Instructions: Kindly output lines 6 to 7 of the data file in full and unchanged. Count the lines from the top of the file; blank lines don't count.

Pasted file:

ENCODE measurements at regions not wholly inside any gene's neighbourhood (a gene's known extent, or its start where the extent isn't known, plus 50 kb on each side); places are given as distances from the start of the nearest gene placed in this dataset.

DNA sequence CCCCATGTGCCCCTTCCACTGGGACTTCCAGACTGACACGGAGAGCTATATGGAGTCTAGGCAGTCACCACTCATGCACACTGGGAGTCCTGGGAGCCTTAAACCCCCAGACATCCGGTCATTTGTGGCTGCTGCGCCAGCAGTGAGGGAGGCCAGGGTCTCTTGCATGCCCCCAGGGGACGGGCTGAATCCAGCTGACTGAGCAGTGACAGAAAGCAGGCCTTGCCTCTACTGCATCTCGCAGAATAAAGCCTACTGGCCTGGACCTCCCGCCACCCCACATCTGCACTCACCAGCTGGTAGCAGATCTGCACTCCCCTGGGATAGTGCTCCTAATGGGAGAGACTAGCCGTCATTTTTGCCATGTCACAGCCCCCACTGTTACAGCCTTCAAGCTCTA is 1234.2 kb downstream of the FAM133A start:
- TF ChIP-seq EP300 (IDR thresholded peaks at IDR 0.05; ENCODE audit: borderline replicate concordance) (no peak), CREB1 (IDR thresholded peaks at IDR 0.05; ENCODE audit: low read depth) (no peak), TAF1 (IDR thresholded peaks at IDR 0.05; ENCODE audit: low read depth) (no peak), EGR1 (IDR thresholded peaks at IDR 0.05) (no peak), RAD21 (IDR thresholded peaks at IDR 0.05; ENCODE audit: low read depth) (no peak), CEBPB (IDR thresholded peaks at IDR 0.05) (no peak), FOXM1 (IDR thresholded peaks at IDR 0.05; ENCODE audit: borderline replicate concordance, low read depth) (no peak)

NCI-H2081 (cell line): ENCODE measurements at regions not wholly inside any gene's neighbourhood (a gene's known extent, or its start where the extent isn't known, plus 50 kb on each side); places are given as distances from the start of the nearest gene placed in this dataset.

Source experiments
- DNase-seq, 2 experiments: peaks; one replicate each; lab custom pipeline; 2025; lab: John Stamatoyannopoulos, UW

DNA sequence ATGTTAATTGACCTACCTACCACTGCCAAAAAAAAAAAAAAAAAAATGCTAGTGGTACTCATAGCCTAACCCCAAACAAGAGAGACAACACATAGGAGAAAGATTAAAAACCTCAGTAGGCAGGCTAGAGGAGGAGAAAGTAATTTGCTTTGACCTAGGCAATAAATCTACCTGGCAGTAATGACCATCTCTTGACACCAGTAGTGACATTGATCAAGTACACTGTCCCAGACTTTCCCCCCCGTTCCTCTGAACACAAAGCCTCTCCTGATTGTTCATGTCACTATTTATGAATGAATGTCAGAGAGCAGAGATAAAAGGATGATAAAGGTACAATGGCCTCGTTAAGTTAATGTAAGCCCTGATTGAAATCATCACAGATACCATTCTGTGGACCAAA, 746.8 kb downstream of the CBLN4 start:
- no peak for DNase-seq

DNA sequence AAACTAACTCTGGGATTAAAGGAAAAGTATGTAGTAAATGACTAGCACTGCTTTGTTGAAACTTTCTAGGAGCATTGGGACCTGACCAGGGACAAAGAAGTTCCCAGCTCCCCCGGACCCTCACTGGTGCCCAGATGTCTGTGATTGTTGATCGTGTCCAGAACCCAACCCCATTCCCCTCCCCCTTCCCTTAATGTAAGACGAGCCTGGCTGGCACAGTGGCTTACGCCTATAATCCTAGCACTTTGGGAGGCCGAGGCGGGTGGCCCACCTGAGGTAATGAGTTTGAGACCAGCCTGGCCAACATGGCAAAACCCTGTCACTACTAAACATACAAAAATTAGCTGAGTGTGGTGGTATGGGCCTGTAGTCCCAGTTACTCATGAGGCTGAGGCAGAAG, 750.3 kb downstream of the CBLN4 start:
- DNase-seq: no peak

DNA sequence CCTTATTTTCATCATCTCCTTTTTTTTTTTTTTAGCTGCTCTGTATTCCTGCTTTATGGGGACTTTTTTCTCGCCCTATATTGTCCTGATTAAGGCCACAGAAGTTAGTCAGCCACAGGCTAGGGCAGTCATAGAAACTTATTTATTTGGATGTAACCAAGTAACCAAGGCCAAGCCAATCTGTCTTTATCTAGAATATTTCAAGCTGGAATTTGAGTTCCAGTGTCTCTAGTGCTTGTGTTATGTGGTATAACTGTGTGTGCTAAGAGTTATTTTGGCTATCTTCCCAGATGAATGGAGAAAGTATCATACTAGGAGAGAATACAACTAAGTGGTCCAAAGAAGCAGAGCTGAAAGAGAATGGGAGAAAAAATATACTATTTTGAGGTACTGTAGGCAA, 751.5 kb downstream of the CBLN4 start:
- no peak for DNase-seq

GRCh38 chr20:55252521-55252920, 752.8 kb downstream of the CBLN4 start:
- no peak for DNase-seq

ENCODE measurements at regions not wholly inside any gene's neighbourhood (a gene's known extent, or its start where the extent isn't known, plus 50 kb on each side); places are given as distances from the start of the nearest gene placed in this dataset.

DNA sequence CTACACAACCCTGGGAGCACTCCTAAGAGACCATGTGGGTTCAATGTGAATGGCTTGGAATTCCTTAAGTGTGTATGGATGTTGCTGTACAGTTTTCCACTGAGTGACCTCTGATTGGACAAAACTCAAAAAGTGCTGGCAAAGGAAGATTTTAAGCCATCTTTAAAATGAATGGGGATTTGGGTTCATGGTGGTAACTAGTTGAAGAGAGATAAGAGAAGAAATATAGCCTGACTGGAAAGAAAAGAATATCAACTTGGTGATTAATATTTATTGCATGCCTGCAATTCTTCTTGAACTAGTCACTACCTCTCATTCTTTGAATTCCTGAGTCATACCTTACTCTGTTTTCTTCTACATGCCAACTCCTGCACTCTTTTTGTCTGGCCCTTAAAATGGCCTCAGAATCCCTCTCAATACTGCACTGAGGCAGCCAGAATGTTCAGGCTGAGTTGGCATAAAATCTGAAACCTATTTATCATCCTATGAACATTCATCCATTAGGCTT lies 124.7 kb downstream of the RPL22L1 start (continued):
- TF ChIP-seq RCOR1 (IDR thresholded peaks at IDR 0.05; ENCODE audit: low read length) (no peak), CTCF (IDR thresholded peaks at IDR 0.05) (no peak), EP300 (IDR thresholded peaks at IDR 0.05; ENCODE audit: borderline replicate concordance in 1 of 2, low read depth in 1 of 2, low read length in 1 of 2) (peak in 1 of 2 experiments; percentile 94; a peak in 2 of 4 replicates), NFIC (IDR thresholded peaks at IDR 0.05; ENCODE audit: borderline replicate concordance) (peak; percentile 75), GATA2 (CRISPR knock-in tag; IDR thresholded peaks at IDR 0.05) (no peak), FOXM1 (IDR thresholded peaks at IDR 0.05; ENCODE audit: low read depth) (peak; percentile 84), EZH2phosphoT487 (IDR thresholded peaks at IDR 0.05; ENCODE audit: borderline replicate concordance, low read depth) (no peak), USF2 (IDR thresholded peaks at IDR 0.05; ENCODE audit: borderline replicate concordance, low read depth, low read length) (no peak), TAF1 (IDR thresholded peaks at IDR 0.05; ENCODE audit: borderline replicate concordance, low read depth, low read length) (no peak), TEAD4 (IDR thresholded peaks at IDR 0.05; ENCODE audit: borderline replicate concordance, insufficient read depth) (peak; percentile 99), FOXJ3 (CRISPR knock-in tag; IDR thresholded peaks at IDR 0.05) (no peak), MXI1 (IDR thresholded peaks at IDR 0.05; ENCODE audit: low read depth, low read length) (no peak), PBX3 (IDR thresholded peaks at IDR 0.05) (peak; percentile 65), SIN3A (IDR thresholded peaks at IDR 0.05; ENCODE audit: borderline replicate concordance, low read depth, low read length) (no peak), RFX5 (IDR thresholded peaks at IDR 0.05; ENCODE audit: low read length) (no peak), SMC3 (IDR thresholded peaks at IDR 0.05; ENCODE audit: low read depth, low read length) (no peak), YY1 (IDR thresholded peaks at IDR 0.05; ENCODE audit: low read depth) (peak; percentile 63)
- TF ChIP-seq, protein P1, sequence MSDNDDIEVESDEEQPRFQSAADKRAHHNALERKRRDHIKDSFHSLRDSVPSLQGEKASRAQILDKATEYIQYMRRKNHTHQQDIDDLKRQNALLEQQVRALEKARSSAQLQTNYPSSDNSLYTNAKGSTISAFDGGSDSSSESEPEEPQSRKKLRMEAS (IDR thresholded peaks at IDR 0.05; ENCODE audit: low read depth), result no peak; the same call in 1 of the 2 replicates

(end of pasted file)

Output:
- DNase-seq, 2 experiments: peaks; one replicate each; lab custom pipeline; 2025; lab: John Stamatoyannopoulos, UW

DNA sequence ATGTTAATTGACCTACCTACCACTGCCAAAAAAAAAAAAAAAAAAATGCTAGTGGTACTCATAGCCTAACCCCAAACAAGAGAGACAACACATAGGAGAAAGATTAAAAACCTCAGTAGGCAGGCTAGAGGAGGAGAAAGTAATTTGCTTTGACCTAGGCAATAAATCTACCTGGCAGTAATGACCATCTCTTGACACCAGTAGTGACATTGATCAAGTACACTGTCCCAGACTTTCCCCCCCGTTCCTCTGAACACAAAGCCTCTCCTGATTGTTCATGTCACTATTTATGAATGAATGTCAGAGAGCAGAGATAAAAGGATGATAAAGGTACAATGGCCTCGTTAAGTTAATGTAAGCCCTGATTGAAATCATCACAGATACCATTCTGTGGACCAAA, 746.8 kb downstream of the CBLN4 start: